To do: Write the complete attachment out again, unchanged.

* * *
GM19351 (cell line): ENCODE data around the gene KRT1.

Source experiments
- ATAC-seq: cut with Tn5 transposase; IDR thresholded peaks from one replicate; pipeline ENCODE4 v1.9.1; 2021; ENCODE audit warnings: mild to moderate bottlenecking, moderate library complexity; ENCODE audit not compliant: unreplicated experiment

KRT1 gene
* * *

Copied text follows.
GM19351 (cell line): ENCODE data around the gene KRT1.

Source experiments
- ATAC-seq: cut with Tn5 transposase; IDR thresholded peaks from one replicate; pipeline ENCODE4 v1.9.1; 2021; ENCODE audit warnings: mild to moderate bottlenecking, moderate library complexity; ENCODE audit not compliant: unreplicated experiment

KRT1 gene